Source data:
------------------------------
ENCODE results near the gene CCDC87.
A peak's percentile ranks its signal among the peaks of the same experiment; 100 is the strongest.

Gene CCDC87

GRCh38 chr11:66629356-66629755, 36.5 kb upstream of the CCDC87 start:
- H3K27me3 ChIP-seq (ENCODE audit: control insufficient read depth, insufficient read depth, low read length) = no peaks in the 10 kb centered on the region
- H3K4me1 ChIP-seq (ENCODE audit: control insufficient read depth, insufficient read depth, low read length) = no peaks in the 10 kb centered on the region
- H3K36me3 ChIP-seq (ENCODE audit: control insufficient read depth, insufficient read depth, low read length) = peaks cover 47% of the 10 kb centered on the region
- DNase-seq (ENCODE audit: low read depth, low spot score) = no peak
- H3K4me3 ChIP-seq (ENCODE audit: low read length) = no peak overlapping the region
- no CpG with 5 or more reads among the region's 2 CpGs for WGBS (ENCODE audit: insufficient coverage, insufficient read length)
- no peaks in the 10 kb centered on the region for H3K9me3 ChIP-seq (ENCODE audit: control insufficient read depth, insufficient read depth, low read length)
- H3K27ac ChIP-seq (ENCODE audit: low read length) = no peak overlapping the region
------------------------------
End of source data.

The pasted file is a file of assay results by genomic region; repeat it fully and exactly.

ENCODE results near the gene CCDC87.
A peak's percentile ranks its signal among the peaks of the same experiment; 100 is the strongest.

Gene CCDC87

GRCh38 chr11:66629356-66629755, 36.5 kb upstream of the CCDC87 start:
- H3K27me3 ChIP-seq (ENCODE audit: control insufficient read depth, insufficient read depth, low read length) = no peaks in the 10 kb centered on the region
- H3K4me1 ChIP-seq (ENCODE audit: control insufficient read depth, insufficient read depth, low read length) = no peaks in the 10 kb centered on the region
- H3K36me3 ChIP-seq (ENCODE audit: control insufficient read depth, insufficient read depth, low read length) = peaks cover 47% of the 10 kb centered on the region
- DNase-seq (ENCODE audit: low read depth, low spot score) = no peak
- H3K4me3 ChIP-seq (ENCODE audit: low read length) = no peak overlapping the region
- no CpG with 5 or more reads among the region's 2 CpGs for WGBS (ENCODE audit: insufficient coverage, insufficient read length)
- no peaks in the 10 kb centered on the region for H3K9me3 ChIP-seq (ENCODE audit: control insufficient read depth, insufficient read depth, low read length)
- H3K27ac ChIP-seq (ENCODE audit: low read length) = no peak overlapping the region